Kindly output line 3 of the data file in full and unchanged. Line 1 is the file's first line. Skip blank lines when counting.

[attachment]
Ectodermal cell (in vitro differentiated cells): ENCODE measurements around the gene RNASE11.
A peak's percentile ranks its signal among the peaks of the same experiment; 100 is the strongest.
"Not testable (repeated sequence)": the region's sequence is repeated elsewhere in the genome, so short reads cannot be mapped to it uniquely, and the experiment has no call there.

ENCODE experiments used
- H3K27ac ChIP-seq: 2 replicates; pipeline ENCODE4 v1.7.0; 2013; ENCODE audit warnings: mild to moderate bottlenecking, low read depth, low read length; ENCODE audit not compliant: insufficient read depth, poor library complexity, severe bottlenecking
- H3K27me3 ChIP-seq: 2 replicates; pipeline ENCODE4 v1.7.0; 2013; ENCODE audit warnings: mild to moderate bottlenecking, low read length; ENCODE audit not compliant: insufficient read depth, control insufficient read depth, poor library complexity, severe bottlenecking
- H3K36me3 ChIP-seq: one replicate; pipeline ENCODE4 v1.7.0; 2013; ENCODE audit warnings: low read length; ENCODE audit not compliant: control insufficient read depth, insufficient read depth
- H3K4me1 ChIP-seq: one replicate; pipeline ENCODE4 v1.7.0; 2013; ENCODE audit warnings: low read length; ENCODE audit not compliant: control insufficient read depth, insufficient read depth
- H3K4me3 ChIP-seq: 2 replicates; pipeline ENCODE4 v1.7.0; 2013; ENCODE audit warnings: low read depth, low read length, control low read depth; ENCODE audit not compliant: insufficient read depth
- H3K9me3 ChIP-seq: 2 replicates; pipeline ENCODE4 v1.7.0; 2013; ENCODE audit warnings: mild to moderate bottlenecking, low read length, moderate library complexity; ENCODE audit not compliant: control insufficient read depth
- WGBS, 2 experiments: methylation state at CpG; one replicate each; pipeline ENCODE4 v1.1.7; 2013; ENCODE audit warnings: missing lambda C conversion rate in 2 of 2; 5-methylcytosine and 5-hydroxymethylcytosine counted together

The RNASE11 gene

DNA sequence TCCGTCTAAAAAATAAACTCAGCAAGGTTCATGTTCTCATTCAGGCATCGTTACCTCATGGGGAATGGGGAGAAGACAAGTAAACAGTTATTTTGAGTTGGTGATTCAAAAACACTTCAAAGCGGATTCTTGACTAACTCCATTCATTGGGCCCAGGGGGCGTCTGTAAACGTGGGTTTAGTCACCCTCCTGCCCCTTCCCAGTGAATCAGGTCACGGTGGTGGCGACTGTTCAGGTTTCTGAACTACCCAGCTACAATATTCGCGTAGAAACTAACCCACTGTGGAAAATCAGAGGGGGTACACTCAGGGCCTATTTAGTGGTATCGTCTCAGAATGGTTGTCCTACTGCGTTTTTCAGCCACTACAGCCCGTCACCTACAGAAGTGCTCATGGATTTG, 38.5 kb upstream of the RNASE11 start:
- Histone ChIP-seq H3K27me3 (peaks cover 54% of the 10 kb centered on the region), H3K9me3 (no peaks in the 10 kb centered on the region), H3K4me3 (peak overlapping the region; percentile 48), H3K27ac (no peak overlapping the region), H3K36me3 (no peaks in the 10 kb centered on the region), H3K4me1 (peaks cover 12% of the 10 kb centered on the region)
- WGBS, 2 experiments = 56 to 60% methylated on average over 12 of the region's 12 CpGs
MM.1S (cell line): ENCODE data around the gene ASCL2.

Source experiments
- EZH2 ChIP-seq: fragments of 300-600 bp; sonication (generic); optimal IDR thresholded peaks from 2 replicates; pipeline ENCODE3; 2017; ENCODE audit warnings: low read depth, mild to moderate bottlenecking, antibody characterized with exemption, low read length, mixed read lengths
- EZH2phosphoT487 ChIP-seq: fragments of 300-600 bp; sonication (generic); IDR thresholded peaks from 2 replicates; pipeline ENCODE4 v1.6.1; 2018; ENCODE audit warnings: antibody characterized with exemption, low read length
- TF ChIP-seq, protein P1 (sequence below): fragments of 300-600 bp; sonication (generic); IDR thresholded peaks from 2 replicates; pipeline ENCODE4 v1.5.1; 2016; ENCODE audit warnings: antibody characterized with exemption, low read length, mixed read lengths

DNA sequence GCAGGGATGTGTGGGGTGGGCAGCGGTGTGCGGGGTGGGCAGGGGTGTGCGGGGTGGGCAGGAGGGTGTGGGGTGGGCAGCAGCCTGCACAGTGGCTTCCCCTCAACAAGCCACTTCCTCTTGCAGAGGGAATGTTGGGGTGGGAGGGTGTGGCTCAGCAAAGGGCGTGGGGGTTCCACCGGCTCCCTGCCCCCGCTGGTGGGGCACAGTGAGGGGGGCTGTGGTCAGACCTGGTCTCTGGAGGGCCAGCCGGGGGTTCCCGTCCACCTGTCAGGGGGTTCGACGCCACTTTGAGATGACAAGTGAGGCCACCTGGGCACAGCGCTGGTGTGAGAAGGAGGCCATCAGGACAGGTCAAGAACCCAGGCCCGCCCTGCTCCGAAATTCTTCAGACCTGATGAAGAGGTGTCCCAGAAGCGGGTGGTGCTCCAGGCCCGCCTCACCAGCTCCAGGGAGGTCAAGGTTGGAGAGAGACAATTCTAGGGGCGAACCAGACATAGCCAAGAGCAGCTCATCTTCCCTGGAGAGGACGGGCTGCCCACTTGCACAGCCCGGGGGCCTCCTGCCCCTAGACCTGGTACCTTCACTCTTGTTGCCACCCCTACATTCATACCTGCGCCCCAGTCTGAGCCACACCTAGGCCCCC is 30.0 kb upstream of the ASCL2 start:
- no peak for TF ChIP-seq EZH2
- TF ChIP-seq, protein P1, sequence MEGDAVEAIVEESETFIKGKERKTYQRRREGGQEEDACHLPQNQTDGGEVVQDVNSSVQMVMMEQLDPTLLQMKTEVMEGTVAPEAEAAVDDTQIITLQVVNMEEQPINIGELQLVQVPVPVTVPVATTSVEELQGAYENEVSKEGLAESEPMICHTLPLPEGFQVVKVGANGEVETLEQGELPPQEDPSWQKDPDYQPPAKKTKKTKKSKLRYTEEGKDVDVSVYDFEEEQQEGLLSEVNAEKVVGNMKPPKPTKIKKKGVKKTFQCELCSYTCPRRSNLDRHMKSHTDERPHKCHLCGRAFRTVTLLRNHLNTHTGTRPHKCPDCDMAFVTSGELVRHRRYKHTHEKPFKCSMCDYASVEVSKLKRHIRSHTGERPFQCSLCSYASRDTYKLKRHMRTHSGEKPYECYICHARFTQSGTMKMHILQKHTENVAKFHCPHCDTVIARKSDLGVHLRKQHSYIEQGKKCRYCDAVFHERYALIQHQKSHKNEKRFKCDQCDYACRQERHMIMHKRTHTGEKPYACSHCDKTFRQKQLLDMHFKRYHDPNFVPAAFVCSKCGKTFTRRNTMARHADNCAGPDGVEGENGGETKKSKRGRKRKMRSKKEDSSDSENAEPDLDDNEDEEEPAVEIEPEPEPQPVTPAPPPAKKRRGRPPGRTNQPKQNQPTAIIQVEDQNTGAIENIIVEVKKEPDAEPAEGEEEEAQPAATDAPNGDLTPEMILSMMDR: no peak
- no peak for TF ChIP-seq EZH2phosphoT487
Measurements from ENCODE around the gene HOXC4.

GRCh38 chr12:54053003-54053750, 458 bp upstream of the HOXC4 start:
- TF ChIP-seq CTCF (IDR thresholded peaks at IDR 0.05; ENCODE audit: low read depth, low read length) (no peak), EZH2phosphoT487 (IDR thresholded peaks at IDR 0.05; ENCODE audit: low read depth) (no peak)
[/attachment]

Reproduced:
"Not testable (repeated sequence)": the region's sequence is repeated elsewhere in the genome, so short reads cannot be mapped to it uniquely, and the experiment has no call there.